How could I not want to jump in? The beauty is overwhelming. The blue so incredibly inviting. How to resist?
How to resist… one of the biggest challenges in life. But why resist? Why not enjoy, jump into it, whatever ‘it’ is, while it’s possible? And live every moment remembering just how fleeting they are.
I push all thoughts of the icy water into the back of my mind and climb down.
I’m at Point Mugu State Park. It is windy and there’s a little chill in the air … It is winter after all, but that doesn’t necessarily mean cold in Southern California. Right now there’s snow in the mountains an hour from here, but here at the beach that is extremely rare. I remember hail a few times but that is the coldest I can recall. Point Mugu Rock and beach are worth a stop if you’re driving through the Los Angeles area. Follow PCH Between Ventura and Malibu and you can’t miss it. (15 miles south of Oxnard) The views never disappoint. I often spot dolphins surfing the waves, pelicans, sea lions and harbor seals. Sometimes, on a real clear day, you might be able to spot a whale or two.
There are hiking trails right next the beach. 70 breathtaking miles of them! The hike from La Jolla Canyon to the top of Point Mugu (1,260 ft) and back is about 6 miles and fairly strenuous. If you’re up for a much longer hike there’s La Jolla Canyon loop. Get there early in the summer for a parking spot by La Jolla Canyon, but make sure to check for local updates on the trails before heading out as they can be closed due to damage / fires.
I’ll never tire of this view. Far enough away from the city to not be bothered by the noise and the busyness and doings of everyone. This is my escape from the planned events and must do’s.
We have one life. Just this one. Why aren’t we running like we’re being chased towards the wildest adventures our mind can imagine?
I jump down and I roll up my leggings as far as i can…
in the sand
Joined you can tell
by a small space, just
for those 2 to be holding hands.
as far as you can see
right where the water reaches for
the warm dry sand.
But it’s cold and windy this time a year
these two didn’t care.
I wondered who they were and
if they had been lucky
enough to find that
Wow kind of love.
That love that’s so rare
Loyal, yet free
Soft and kind, yet so
unbelievably strong that
That love. That Wow
Then I saw them
wherever they went
down the shore.
She laughed and ran
into the ice cold water as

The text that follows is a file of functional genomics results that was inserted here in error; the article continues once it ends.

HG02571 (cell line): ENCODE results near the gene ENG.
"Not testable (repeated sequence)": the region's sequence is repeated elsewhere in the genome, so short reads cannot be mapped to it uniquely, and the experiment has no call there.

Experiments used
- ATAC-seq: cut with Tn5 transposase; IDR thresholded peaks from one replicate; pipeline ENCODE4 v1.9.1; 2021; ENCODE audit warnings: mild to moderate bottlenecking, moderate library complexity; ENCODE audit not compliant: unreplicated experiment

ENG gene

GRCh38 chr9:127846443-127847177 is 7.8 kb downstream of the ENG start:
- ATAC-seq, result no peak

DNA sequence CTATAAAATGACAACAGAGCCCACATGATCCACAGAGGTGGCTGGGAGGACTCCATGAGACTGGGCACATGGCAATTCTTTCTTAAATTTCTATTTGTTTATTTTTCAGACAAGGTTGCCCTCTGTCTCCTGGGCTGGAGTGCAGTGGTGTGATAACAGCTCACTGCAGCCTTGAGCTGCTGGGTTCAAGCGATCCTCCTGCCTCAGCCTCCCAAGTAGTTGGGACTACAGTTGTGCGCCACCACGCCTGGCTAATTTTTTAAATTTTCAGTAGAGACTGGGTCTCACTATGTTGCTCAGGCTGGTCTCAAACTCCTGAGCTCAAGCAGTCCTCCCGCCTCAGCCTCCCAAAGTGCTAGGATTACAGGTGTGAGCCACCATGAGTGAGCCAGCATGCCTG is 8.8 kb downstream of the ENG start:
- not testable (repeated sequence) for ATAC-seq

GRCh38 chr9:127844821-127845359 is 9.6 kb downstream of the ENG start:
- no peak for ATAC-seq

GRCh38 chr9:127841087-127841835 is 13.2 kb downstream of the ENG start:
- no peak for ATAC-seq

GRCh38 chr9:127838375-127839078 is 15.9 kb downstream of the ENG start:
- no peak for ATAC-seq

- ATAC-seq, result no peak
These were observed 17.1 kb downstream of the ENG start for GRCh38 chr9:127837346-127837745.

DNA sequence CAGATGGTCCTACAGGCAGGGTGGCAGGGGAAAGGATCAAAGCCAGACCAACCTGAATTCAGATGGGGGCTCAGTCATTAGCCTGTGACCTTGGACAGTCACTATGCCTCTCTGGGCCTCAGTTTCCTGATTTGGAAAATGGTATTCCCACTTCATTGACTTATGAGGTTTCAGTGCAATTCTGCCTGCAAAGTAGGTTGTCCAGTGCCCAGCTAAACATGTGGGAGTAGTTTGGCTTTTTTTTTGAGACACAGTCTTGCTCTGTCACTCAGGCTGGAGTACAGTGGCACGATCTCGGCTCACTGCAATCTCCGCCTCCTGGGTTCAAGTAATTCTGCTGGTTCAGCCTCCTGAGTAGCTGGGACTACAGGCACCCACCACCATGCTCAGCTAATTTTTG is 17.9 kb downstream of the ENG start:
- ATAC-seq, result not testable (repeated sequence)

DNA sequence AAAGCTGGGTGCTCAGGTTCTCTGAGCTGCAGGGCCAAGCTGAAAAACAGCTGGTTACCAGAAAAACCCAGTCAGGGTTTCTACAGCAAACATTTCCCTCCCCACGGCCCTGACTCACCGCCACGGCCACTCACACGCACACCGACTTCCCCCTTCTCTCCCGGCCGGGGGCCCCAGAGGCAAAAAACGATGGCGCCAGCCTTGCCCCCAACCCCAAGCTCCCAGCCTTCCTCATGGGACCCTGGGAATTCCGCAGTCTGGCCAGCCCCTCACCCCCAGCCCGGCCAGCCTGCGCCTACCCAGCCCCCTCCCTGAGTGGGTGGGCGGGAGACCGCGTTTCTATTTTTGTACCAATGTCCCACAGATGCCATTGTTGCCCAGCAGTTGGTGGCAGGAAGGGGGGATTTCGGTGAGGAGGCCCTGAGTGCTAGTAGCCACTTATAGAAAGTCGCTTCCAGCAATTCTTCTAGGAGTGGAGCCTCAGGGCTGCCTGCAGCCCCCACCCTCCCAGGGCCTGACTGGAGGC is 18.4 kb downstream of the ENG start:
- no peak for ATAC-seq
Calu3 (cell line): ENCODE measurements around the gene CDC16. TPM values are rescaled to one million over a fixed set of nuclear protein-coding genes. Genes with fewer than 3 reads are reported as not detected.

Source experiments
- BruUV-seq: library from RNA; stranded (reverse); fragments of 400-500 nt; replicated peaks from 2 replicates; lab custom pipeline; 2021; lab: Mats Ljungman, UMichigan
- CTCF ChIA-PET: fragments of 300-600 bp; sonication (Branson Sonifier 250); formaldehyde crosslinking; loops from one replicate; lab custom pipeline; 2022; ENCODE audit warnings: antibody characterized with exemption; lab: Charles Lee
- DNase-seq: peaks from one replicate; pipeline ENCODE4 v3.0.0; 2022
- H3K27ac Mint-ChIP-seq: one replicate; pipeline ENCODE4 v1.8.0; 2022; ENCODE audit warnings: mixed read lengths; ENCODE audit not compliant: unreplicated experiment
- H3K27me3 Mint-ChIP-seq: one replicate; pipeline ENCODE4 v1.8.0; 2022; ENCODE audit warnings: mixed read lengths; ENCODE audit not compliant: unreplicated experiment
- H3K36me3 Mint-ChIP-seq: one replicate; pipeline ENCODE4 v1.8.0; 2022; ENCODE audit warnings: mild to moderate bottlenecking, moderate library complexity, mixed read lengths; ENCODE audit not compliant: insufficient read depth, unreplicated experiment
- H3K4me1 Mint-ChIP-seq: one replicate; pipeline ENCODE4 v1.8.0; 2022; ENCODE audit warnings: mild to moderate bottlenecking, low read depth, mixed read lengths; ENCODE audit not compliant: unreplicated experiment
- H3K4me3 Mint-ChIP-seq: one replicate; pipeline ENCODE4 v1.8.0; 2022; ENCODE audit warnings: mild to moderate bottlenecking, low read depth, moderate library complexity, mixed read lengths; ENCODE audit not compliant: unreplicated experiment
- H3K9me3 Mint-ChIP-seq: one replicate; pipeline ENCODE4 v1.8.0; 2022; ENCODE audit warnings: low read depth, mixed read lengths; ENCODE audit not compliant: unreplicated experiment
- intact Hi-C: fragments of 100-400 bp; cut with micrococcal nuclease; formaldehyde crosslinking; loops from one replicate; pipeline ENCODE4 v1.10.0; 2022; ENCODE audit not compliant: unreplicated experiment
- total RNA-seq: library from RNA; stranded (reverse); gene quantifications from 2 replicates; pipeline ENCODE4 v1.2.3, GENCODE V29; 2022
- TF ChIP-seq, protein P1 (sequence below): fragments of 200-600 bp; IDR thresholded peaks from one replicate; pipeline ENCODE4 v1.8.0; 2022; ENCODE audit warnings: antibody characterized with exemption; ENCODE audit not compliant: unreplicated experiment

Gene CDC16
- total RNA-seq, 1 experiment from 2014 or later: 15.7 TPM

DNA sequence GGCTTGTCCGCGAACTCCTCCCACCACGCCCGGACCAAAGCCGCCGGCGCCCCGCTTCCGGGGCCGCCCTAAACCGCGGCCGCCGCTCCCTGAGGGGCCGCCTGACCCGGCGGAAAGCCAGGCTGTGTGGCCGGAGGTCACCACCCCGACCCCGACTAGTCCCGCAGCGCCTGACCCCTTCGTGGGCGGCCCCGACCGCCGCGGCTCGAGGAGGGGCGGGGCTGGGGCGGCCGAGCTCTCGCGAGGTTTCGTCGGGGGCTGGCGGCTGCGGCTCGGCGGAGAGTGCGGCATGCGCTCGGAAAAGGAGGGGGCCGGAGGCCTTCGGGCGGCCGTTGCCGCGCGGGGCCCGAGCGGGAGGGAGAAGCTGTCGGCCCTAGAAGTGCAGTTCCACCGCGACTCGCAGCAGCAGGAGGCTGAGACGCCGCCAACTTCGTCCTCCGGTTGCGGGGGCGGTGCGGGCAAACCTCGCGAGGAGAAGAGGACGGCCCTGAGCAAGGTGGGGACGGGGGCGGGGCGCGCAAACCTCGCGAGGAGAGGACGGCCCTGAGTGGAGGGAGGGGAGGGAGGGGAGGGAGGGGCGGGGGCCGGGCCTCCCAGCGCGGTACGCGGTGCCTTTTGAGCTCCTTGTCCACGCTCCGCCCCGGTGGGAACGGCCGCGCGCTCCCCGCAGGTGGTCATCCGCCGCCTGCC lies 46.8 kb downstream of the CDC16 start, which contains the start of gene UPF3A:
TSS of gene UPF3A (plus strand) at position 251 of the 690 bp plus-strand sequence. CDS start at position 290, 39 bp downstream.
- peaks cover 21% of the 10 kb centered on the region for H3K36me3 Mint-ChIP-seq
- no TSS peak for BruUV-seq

the wind blew her long hair in all directions.
He watched, reluctant… or maybe
admiring, but only for
a short moment, then
he followed her.
And I swear I saw a soft
light surround them
like a blanket of
friendship, of respect,
a destined forever.
I was looking at it
witnessing it… that
I left before they
saw me, not wanting to
but I watched as they
strolled, arm in arm, back to their
he opened the door
for her and he kissed
her softly before he
I saw him smiling, big,
as he walked quickly
around the car.
I smiled too.
I’m still smiling
Those 2 together alone on a
beach that is always
bustling with people.
Those footsteps in the
And Only those…
© Susanne Harring
If you’re in the Los Angeles area a visit to Venice Beach is a must! If you’re visiting during the Holidays you’re in for a treat. There’s a sort of hidden and very special part of Venice that is lit up and decorated in a very unique and thoughtful way. The Venice Canals.
The canals were founded in 1905 by tobacco millionaire Abbot Kinney. He dug several miles of canals to create a European feel in the famous beach town. Many of these canals were filled in 1929 but some still remain, creating a quaint, charming and quiet little neighborhood. And a welcome escape from the hustle and bustle of the Venice boardwalk. Almost every home has a small dock and a few boats in the water. There are 9 unique bridges over the canals and each Christmas these are decorated with different themes and lights.
Today, Abbot Kinneys presence is still felt in Venice as you can walk down Abbot Kinney Blvd, a short walk from the canals, and shop at trendy boutiques, grab a bite to eat and look at amazing art at the ‘coolest block in America’.
After watching the always beautiful sunset at the beach head down Venice Blvd. The canals are kind of hidden but you’ll see them on your right shortly after passing Pacific.